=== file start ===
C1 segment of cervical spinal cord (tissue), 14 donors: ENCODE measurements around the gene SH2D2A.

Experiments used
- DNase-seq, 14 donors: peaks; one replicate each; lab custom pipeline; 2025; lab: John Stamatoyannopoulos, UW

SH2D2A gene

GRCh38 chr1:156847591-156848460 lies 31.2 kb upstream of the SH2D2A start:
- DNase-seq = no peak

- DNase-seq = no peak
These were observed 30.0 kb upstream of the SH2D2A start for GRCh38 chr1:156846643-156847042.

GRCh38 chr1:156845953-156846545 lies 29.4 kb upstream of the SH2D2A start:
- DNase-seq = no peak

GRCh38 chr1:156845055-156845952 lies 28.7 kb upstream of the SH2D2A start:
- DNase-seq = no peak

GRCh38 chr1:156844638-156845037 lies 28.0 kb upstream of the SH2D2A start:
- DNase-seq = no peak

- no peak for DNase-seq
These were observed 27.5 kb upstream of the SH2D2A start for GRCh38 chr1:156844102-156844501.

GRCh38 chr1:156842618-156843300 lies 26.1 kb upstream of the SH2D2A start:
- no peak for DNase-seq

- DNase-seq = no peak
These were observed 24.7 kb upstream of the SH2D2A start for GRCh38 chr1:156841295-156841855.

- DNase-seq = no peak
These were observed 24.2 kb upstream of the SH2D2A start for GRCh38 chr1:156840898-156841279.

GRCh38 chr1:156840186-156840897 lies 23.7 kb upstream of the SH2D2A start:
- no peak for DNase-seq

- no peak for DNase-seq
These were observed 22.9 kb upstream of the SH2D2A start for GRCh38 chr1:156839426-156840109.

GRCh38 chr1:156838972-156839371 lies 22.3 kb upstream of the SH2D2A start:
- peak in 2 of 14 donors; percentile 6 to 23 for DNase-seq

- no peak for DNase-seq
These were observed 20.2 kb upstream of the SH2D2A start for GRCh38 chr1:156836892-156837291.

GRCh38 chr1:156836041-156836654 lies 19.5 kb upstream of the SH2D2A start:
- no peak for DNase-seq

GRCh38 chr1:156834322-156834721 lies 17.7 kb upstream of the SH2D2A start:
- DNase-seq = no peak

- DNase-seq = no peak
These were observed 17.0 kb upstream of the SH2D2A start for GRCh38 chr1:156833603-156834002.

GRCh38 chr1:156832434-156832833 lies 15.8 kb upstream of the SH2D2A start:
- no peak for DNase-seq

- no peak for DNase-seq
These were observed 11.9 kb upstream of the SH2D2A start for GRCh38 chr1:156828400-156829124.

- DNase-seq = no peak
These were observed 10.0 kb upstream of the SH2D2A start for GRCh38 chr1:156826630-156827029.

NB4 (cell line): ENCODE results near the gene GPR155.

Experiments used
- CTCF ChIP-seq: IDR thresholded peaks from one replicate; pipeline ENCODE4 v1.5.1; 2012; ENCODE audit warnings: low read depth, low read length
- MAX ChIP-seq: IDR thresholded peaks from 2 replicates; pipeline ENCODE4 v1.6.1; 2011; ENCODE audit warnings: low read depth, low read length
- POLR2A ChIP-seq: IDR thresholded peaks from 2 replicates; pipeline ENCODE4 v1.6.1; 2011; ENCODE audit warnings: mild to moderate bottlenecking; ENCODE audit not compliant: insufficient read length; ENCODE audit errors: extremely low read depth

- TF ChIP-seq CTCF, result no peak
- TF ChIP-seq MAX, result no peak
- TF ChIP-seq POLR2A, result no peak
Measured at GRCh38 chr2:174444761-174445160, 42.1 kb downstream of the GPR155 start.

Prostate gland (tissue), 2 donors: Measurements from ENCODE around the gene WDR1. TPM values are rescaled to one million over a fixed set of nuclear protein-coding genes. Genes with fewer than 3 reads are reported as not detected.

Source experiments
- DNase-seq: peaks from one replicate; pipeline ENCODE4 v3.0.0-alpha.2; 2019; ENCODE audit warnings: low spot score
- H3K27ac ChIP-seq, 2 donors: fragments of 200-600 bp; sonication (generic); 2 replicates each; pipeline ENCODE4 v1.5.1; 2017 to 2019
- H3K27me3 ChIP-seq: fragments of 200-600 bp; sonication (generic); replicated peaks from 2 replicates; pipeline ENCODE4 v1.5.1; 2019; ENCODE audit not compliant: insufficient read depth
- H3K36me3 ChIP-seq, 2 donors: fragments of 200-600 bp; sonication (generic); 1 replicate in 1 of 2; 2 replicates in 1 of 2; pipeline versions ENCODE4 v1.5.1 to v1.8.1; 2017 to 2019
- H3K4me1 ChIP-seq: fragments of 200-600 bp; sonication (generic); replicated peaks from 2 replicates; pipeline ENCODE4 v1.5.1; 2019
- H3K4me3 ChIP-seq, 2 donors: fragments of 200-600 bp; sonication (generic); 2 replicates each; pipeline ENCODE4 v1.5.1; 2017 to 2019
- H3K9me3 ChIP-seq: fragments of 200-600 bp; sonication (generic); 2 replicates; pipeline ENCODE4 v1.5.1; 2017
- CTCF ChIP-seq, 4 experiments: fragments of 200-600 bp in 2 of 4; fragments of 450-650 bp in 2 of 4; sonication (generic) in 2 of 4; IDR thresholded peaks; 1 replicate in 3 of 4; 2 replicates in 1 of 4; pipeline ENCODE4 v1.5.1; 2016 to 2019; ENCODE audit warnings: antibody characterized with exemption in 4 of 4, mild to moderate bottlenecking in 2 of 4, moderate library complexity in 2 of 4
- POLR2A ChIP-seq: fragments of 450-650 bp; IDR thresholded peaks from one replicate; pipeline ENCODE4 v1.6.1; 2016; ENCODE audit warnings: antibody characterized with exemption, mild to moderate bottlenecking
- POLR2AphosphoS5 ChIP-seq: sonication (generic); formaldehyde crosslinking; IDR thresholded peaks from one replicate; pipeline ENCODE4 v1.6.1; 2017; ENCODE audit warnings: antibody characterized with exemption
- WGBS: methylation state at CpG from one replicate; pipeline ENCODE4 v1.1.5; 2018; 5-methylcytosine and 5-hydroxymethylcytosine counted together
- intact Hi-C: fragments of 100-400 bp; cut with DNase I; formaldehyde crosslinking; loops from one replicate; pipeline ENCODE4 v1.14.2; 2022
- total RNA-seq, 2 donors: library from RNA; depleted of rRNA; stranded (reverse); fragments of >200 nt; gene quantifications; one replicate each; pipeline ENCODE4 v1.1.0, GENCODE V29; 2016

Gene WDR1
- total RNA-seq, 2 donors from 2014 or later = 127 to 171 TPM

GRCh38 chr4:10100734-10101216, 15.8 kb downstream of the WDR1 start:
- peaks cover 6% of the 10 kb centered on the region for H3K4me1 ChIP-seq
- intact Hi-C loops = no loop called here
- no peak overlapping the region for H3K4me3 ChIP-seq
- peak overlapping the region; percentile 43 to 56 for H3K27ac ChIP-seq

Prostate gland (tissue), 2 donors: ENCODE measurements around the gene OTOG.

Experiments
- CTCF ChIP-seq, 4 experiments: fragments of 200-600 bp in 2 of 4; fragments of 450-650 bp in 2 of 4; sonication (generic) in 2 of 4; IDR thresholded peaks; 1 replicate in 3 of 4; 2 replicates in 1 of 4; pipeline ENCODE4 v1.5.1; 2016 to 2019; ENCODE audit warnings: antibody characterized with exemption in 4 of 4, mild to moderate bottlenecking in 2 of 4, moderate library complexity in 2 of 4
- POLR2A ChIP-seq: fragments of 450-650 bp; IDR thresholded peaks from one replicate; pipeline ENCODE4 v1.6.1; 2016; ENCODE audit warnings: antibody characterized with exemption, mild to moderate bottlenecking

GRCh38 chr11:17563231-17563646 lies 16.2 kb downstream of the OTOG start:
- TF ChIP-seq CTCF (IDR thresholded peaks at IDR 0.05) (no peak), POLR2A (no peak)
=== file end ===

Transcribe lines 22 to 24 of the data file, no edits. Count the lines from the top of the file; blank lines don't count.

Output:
These were observed 24.2 kb upstream of the SH2D2A start for GRCh38 chr1:156840898-156841279.

GRCh38 chr1:156840186-156840897 lies 23.7 kb upstream of the SH2D2A start:
- no peak for DNase-seq